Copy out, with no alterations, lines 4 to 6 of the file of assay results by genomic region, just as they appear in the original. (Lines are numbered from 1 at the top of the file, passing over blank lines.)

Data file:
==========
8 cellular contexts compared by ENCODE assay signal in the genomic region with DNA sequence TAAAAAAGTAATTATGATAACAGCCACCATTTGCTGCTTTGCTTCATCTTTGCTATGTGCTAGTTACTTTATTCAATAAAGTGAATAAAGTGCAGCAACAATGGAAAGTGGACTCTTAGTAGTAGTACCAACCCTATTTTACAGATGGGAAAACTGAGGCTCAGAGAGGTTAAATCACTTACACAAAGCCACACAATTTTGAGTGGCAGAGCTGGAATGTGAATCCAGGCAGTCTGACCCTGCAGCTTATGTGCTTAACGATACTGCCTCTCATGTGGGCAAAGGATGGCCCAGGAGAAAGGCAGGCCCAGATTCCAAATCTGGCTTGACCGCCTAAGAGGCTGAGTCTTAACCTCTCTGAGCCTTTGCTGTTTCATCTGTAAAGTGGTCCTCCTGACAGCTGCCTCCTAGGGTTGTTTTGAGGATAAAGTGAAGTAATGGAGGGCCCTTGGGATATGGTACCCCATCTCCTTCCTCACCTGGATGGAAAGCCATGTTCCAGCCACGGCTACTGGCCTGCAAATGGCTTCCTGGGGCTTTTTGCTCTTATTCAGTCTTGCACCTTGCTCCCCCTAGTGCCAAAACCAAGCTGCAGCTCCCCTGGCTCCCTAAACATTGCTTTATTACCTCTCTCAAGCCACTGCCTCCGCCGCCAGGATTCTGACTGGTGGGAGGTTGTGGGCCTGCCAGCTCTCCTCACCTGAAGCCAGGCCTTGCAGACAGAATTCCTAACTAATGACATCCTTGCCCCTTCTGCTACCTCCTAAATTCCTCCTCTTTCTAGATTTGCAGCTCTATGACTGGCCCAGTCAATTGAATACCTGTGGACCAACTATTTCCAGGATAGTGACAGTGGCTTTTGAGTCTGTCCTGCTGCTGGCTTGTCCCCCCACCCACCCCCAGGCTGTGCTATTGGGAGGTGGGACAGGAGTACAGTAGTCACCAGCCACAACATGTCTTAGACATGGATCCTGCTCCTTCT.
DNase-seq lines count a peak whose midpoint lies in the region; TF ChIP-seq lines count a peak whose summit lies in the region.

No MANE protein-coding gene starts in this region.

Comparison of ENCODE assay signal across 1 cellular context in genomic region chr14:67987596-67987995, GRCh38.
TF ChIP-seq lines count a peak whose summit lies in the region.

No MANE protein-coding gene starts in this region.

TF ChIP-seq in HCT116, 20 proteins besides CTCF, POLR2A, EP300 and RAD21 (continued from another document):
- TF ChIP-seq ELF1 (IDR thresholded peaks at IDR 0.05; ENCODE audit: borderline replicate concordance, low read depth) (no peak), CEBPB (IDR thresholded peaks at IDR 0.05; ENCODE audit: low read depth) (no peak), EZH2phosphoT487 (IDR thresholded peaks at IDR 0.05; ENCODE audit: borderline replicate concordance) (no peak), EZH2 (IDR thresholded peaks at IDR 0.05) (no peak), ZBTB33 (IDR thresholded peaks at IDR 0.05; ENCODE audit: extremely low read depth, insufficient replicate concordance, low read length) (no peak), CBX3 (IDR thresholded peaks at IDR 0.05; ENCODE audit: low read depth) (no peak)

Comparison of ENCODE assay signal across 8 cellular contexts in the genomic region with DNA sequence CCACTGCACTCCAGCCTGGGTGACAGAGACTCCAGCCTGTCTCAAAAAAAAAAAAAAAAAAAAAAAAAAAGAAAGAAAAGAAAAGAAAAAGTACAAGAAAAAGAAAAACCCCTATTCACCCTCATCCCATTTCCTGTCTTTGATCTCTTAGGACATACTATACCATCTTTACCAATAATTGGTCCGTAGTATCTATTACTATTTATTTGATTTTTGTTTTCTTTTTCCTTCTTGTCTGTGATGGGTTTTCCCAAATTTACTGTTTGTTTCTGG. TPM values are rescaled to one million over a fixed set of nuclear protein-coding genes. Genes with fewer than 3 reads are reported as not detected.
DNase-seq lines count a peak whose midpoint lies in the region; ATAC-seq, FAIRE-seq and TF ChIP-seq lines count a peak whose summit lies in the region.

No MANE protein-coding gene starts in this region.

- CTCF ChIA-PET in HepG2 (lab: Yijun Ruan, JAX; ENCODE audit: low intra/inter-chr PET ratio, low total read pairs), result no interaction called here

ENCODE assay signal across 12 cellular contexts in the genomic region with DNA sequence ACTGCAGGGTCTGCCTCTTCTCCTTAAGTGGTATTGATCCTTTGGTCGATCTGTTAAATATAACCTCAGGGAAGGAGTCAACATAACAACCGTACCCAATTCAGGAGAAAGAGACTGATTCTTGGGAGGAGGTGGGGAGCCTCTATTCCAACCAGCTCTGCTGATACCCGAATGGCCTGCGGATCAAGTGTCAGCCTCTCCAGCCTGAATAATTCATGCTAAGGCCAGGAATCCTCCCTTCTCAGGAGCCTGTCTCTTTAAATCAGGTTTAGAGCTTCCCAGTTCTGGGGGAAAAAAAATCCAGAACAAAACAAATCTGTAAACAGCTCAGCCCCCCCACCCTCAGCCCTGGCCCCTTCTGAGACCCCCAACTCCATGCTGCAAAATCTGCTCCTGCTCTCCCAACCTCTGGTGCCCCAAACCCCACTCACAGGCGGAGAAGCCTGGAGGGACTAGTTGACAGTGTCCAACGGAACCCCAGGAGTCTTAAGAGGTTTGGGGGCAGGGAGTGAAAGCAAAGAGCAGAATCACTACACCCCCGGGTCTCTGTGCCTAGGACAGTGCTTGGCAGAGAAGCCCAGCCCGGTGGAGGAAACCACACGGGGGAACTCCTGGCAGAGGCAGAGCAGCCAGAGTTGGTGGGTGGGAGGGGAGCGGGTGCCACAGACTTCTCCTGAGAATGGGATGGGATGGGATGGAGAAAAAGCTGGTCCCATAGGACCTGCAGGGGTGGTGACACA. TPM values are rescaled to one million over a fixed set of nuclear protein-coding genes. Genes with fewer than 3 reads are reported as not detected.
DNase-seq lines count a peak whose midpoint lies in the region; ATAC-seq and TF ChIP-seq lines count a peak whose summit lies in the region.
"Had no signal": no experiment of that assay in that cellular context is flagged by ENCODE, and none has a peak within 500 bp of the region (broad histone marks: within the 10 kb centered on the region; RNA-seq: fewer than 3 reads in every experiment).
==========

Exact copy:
Comparison of ENCODE assay signal across 1 cellular context in genomic region chr14:67987596-67987995, GRCh38.
TF ChIP-seq lines count a peak whose summit lies in the region.

No MANE protein-coding gene starts in this region.